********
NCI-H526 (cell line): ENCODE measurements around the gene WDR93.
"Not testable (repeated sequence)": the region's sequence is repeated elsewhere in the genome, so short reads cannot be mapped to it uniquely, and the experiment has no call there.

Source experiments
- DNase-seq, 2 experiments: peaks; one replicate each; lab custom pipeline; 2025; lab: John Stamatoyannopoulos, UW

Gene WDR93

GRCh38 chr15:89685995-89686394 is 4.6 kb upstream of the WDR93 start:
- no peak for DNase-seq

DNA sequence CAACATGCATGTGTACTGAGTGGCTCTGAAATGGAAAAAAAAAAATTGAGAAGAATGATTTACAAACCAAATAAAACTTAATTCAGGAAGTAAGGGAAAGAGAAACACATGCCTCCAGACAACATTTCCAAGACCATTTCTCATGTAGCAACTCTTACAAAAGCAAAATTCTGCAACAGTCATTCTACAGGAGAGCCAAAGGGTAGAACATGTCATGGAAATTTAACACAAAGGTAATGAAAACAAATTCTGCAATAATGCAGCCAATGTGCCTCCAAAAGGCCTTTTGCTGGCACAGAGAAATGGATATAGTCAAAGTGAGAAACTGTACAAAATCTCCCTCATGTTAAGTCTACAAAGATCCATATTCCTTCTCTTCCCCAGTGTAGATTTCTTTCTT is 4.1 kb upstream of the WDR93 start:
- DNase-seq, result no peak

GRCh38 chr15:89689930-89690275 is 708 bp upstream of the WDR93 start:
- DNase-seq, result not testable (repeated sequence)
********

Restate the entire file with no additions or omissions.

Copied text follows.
NCI-H526 (cell line): ENCODE measurements around the gene WDR93.
"Not testable (repeated sequence)": the region's sequence is repeated elsewhere in the genome, so short reads cannot be mapped to it uniquely, and the experiment has no call there.

Source experiments
- DNase-seq, 2 experiments: peaks; one replicate each; lab custom pipeline; 2025; lab: John Stamatoyannopoulos, UW

Gene WDR93

GRCh38 chr15:89685995-89686394 is 4.6 kb upstream of the WDR93 start:
- no peak for DNase-seq

DNA sequence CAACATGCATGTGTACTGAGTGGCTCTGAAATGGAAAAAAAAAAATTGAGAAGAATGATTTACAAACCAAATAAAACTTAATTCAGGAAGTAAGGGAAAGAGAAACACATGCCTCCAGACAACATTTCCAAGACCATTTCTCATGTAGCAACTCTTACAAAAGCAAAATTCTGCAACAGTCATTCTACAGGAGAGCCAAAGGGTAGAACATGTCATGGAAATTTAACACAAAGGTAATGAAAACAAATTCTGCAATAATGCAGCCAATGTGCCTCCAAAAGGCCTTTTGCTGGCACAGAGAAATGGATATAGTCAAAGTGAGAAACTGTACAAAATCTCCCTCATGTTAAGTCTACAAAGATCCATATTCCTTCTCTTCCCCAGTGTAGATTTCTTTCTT is 4.1 kb upstream of the WDR93 start:
- DNase-seq, result no peak

GRCh38 chr15:89689930-89690275 is 708 bp upstream of the WDR93 start:
- DNase-seq, result not testable (repeated sequence)